WPPJ Radio is Point Park University’s student-run radio station in Pittsburgh, PA. We are a mixed-format college station – meaning we play music from a wide variety of genres – from hip-hop to indie rock; from Warp Records to K Records.
WPPJ serves to provide a co-curricular activity for students at Point Park University with an interest in radio, news, sports, contemporary/popular music, media sales and promotions. WPPJ also serves as a training facility for students of any major who desire a career in professional broadcasting. Thirdly, it provides a medium of intra-University communications.
Students drive station management. The general manager is selected each semester by the college’s Broadcast Media Board after advertising for applications. He or she has an executive board- the assistant station manager, program director and sales manager- and a board of department directors- production manager, promotions director, news director, and sports director to work with as well.
WPPJ, charted since 1962, took its call from letters “Point Park Journalism” and was a co-dependent institution. It was-and still is- student operated, funded and governed by the Student Development Department and the United Student Government, but it was supervised and utilized for class by the J&MC Department.
“When I was at The Junior College, we had a little broom closet for a radio station, and that was it. That was the only real radio experience I had. There was nobody who had the working knowledge of a modern day radio station”
The radio broadcasting aspect of Point Park University’s Journalism and Mass Communication program has been, like radio’s own history: through a roller coaster ride of success and struggle. While more than once the radio industry has been declared dead or dying, it has just as often rebounded to unprecedented heights.
During the late –‘60s to mid –‘70s, broadcast-oriented students in Point Park Universities J&MC Department, and by extension its independent campus radio station (WPPJ), had a genuine “Golden Age,” and many members left to pursue broadcast careers.
Part of this was due to what radio meant to those “baby boomers.” Part of it was also part infectious enthusiasm. Part of it was due to professional broadcasters and journalists and Point Park Universities professors Bill Jewett’s and Jerry Haines’ guidance and instruction. And certainly part of it was the freedom combined with the discipline that first Bill Thomas, then Vin LaBarbera, J&MC Department chairs, allowed and insisted upon. But then, something happened.
The end of the‘70’s and start of the ‘80’s almost spelled “the end” for the J&MC Department’s radio curriculum and for WPPJ. Instructor Jerry Haines spent less and less time on campus because of his studies at Duquesne University’s Law School. By 1980, Haines was unable to teach any broadcast classes at Point Park College. He left Point Park to pursue a career in media law. Eventually, the situation at WPPJ and in PPC’s radio curriculum deteriorated.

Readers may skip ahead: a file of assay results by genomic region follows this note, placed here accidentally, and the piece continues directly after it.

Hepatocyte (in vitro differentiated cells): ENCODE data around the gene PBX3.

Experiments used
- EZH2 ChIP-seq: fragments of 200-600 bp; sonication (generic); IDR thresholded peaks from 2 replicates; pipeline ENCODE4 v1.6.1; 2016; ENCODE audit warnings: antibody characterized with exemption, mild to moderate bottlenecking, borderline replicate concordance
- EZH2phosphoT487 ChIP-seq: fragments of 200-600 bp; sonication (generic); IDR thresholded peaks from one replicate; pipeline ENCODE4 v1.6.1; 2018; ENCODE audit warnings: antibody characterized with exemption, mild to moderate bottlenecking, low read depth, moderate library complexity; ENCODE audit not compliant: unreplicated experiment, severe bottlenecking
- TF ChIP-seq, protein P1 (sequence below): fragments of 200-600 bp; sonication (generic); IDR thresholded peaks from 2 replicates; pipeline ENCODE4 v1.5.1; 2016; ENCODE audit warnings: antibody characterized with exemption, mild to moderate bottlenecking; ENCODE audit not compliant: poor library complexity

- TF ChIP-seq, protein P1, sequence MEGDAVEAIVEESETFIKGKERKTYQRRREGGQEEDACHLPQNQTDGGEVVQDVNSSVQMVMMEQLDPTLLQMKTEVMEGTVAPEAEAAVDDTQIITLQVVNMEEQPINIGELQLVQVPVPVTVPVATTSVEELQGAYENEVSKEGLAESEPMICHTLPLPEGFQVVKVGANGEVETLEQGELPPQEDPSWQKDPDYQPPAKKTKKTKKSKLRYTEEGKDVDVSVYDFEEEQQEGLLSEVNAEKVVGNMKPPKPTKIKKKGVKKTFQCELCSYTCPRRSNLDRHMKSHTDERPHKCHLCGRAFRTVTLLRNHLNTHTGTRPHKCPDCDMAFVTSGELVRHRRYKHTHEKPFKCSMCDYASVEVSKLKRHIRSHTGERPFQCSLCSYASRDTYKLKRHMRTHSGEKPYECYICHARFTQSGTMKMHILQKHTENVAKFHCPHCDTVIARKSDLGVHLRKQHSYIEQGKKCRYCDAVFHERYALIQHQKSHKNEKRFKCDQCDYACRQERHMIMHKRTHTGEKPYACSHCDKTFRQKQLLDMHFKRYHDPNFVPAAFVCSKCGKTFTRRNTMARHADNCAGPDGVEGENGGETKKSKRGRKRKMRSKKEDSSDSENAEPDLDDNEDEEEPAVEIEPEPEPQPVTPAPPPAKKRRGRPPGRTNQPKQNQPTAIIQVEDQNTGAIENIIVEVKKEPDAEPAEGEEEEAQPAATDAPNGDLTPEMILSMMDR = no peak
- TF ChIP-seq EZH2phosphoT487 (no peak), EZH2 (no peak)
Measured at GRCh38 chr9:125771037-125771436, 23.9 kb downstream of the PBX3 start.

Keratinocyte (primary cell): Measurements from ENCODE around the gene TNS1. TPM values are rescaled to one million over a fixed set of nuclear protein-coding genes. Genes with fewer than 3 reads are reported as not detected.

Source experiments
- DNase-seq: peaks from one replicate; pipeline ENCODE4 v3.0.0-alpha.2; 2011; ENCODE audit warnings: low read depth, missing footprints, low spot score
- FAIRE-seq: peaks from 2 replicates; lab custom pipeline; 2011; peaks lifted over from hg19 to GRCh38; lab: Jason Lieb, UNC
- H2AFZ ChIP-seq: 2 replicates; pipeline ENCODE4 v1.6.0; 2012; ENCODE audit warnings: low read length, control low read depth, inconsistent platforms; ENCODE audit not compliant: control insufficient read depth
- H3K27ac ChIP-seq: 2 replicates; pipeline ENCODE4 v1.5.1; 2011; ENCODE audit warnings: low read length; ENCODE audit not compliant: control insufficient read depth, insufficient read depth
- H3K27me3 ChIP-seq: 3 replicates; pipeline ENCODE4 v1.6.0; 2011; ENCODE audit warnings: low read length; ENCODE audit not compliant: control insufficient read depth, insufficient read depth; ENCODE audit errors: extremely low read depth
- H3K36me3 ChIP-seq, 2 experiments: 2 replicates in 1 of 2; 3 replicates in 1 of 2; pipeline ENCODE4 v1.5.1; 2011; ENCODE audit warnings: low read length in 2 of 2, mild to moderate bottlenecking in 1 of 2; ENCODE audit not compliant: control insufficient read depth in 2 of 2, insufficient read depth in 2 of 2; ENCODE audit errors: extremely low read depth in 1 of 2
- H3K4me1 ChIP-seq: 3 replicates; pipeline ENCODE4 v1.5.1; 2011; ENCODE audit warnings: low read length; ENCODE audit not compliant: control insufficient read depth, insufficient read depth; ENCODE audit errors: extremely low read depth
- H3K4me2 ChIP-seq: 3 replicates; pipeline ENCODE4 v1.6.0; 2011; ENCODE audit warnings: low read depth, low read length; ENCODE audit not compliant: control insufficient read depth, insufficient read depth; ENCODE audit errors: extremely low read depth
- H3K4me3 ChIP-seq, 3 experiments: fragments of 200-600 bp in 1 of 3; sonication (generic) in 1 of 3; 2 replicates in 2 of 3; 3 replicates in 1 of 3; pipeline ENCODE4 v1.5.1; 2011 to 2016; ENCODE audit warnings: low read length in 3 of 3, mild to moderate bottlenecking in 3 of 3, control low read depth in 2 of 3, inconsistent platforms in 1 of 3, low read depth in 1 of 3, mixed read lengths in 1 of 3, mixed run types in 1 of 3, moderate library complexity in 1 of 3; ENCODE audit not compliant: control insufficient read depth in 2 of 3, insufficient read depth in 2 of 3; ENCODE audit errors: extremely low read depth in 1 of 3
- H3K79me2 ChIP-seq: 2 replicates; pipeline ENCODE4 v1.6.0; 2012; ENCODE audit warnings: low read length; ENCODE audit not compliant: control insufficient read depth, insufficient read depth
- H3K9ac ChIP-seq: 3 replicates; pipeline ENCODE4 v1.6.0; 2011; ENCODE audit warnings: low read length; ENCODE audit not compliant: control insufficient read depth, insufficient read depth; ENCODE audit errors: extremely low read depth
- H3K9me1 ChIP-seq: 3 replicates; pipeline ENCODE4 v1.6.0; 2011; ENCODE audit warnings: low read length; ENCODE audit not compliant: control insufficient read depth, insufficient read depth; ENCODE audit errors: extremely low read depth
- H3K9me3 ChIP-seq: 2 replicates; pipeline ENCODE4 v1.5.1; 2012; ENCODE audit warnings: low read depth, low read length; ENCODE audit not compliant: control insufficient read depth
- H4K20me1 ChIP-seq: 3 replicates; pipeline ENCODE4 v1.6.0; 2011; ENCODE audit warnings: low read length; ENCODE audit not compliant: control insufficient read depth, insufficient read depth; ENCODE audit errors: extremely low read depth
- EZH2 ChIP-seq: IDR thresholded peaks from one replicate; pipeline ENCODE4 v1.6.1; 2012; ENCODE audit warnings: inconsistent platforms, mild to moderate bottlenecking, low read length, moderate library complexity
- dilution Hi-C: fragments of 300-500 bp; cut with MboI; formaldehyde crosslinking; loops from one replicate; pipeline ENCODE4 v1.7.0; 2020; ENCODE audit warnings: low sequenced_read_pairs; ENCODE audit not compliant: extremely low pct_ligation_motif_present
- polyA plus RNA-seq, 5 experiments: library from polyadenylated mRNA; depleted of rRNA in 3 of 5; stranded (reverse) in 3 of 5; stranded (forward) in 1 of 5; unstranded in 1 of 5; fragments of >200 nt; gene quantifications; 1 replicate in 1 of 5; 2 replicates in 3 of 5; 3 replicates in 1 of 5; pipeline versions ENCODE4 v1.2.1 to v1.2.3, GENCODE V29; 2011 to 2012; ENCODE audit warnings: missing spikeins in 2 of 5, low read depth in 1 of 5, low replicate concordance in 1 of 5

Student members of WPPJ, most of them J&MC majors, engineered a near student revolt at the station. They already were essentially adviser-less and attempted to break away from Student Affairs’ oversight, and further attempted to change the station’s call letters without consulting the dean of students, the J&MC Department or USG, its own chartering body. It caused an uproar among J&MC and WPPJ alumni, J&MC faculty, PPC administration, and especially with J&MC Chair LaBarbera. The situation grew so tense that the college let LaBarbera know that the radio program of the J&MC Department and WPPJ, as a Point Park Universities activity, was in jeopardy.
LaBarbera wouldn’t cede the radio element of the J&MC program so easily. In the summer of 1982, PPC placed an ad in Broadcasting Magazine for a full-time instructor with strong radio background, and an instructor with strong professional radio experience, David J. Fabilli, was added to the full-time faculty. LaBarbera insisted that the J&MC Department contribute at least one course release for the new instructor in order that he would be able to have the time to “turn around” the radio program there and in the department.
WPPJ has come a long way. Today the station can be heard in a variety of ways around campus. Whether you hear us broadcast daily from the PointCafe, or if you tune in from your dorm and Listen on a PC (Windows Media Player), WPPJ is still a presence on campus more than 30 years from it’s creation.
Over the years WPPJ has served thousands of student station staff members, and this year membership has reached 50 and includes students from many majors other than the J&MC Department. WPPJ is the only student activity that is in constant use. It’s on air approximately 15 hours each weekday, a total of 75 hours a week, nearly 1,000 hours per semester. With the creation of our new website, WPPJ is heading into a new “Golden Age”. The station is reaching more listeners than ever and will continue to serve the student body of Point Park University for many years to come.